Pluto’s Charon Moon Geology Is Similar To Earth’s: Data Obtained From New Horizons Spacecraft Indicate It
The New Horizons spacecraft provided a glimpse of the Charon moon when it made a flyby of Pluto and its largest moon Charon in July 2015. The data sent by the spacecraft were carefully analyzed by Ross Beyer and his team. They found that geological events of the moon were like Earth's plate tectonics.
Earth's geological events are based on the movement of its tectonic plates -- they move, crash and collide onto one another. On the other hand, Charon has a freezing ice core, which expands and makes cracks of the surface of the moon.
Researchers observed the presence of fissures on the surface of Charon moon, which looked similar to the rift valleys present on the planet Earth. They also found that few blocks of the moon were depressed and they were surrounded by what looked like faults. These regions were represented as graben or scraps, which are formed after one tectonic plate moves vertically with respect to the neighboring plates, Scientific American reported.
"On Earth, where you have plate tectonics, some plates move apart, but they must be colliding in other places, because the Earth is a sphere." On the other hand, "on Charon, we only saw the extensional features. As if the only thing we are seeing is pieces of crust moving away from each other," Beyer said.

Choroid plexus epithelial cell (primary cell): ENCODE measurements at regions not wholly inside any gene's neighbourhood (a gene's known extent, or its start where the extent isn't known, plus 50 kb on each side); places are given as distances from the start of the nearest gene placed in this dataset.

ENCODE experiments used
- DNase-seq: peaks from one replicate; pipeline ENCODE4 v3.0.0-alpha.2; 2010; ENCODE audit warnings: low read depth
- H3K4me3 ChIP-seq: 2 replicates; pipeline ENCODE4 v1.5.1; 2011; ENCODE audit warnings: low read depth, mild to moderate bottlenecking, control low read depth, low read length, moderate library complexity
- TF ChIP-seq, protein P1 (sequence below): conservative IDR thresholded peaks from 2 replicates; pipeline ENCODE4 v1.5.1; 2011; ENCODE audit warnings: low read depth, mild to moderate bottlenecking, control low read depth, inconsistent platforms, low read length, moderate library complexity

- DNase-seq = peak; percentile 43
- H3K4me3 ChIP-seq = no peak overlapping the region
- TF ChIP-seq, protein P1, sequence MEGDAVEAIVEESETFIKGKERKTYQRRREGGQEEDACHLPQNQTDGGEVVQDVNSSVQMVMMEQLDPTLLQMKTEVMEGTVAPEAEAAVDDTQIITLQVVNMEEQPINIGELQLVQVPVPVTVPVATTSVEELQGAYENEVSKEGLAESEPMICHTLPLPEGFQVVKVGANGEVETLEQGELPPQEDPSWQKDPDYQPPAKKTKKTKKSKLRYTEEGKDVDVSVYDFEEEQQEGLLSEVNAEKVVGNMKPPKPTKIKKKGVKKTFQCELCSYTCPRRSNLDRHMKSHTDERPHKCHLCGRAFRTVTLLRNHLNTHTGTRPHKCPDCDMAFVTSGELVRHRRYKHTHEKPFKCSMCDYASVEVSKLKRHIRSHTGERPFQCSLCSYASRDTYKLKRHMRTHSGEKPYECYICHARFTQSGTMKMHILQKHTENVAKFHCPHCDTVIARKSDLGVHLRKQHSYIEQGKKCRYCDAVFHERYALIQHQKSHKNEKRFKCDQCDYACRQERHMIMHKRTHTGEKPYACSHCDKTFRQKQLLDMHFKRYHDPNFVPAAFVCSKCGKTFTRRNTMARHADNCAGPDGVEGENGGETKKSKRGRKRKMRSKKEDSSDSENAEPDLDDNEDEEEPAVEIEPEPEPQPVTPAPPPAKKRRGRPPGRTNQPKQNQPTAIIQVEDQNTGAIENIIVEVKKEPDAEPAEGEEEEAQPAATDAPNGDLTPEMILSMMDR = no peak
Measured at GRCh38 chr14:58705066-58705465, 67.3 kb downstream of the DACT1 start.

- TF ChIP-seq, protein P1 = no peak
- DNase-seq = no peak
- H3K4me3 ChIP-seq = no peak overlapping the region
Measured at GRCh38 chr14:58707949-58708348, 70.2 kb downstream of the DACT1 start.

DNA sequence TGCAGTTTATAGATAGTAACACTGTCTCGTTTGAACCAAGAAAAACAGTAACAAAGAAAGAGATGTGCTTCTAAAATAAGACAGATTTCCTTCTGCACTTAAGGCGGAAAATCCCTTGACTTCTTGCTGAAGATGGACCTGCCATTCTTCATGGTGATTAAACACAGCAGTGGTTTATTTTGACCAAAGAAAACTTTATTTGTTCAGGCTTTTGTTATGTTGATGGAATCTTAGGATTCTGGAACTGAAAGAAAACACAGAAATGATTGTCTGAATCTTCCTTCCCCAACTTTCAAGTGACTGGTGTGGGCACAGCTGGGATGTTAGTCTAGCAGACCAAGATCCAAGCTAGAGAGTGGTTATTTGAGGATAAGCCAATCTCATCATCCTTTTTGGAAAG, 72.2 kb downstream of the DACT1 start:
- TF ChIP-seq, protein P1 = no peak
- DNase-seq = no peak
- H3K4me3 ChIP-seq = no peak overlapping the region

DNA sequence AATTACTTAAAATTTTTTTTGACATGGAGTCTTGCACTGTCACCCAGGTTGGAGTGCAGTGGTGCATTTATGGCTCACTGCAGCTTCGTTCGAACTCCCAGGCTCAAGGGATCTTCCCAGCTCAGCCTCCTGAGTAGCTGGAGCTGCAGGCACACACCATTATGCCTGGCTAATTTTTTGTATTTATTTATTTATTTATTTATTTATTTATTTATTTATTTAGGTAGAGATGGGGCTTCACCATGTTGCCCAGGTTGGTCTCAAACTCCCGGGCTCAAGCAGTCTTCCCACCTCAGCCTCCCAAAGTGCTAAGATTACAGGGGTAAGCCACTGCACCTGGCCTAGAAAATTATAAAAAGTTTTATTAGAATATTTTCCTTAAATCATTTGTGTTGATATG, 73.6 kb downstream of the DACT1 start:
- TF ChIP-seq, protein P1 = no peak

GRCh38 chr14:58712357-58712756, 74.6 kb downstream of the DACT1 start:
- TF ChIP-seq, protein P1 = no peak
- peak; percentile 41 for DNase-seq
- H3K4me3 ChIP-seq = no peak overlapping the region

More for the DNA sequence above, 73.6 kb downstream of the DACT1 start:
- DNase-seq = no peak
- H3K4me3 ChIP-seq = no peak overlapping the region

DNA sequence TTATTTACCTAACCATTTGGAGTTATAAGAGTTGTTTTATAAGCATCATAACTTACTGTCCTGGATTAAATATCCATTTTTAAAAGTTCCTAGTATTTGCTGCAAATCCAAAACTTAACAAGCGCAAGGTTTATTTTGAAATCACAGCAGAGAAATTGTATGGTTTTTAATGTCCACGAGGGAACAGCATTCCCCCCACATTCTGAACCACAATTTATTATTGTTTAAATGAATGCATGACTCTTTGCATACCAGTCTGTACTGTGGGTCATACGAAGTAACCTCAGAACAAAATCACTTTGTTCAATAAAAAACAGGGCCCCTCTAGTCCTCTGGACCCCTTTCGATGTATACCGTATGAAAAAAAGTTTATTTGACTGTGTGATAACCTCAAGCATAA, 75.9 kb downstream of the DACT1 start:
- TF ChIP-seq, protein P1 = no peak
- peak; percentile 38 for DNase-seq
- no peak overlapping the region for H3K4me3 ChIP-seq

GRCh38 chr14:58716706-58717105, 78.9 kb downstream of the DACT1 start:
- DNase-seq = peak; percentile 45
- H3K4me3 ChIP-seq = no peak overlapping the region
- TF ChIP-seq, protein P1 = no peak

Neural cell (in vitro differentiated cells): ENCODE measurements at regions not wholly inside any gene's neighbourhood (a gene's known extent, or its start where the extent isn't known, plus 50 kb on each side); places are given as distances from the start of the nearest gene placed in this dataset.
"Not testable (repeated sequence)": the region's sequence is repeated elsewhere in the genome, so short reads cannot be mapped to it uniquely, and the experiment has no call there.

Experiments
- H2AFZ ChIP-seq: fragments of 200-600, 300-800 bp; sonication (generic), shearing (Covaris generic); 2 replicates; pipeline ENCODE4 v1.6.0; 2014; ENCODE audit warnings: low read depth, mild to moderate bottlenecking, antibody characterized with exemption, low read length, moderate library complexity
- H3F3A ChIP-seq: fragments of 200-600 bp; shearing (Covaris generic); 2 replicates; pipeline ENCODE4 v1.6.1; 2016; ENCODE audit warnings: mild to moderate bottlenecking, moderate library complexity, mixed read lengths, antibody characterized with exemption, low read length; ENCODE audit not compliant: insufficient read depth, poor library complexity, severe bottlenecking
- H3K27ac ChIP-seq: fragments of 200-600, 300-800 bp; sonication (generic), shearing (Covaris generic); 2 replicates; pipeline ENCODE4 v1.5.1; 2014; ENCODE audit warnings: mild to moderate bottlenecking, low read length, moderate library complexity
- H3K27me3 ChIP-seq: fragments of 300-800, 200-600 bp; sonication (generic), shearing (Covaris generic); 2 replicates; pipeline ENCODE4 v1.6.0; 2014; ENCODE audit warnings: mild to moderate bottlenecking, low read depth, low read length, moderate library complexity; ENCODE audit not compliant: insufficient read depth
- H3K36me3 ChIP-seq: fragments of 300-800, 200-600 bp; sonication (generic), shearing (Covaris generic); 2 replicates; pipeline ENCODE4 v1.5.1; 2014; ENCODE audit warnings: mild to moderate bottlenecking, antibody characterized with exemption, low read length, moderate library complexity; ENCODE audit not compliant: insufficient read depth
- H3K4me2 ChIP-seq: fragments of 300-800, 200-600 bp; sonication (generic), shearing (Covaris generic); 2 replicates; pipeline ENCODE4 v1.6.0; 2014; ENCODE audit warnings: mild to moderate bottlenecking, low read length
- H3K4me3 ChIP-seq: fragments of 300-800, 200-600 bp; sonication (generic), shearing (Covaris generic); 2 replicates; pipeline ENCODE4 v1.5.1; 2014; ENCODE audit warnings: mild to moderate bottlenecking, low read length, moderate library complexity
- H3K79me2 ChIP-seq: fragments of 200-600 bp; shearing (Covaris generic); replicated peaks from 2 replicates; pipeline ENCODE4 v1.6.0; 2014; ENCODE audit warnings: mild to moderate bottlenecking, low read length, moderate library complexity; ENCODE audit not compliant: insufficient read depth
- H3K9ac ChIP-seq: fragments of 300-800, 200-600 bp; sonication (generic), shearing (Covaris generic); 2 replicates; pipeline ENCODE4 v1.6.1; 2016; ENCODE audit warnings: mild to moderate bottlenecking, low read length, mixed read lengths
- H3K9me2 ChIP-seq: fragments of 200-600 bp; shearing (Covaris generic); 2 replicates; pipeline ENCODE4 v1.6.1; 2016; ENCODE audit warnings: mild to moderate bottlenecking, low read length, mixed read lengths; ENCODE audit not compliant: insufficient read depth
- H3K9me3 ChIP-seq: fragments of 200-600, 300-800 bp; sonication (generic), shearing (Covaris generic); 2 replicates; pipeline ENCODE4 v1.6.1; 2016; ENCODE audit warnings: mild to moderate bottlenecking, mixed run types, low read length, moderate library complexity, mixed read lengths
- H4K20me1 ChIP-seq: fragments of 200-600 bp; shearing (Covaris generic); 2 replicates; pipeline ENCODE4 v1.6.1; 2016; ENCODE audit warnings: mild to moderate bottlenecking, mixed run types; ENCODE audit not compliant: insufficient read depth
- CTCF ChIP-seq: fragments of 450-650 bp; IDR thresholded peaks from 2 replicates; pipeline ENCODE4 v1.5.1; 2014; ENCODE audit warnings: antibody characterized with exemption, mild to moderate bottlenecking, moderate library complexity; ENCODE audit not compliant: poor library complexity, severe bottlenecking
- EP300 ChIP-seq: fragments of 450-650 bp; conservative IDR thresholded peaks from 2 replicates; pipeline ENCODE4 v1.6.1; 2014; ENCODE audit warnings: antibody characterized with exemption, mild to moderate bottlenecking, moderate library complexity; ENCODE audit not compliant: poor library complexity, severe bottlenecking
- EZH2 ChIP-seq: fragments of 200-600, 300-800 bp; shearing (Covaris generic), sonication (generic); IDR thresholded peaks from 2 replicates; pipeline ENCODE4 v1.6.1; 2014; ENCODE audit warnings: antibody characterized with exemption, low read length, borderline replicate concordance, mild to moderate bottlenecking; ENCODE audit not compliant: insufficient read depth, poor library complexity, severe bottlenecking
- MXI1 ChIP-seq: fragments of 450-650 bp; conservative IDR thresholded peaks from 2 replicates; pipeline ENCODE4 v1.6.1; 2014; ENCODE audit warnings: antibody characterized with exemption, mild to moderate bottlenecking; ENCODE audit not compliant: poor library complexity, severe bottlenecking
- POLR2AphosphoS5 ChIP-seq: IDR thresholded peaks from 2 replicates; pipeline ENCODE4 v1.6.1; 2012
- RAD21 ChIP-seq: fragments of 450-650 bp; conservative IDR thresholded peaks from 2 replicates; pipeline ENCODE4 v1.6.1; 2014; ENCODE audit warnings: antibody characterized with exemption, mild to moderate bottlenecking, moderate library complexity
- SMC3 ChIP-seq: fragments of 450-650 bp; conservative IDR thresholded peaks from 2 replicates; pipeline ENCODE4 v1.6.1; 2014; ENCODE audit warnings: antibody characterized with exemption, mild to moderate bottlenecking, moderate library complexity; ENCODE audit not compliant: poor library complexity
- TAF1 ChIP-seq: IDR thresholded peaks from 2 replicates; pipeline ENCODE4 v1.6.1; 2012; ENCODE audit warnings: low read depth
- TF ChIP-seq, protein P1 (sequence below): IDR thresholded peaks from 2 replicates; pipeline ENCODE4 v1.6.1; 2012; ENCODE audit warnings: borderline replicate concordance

Since the initial discovery of Charon, New Horizons spacecraft has provided unprecedented information regarding Pluto and its moon. Now the spacecraft is all set for its next adventure, which will be the 2014 MU69, present in the Kuiper Belt. The belt is said to be present on the outer rim of the Solar System, and it is known to be abundantly filled with millions of small sized icy rocks that have not been explored yet, Times of India reported.
It is expected that flyby of 2014 MU69 will commence in January 2019. Kelsi Singer, from the New Horizons team, said that the 2014 MU69 "has a special kind of orbit that makes it possibly a type of object that is primordial and left over from early solar system formation." Therefore, "we think that we'll be able to look at what the building blocks of the solar system were like by going to this special object that has a special orbit."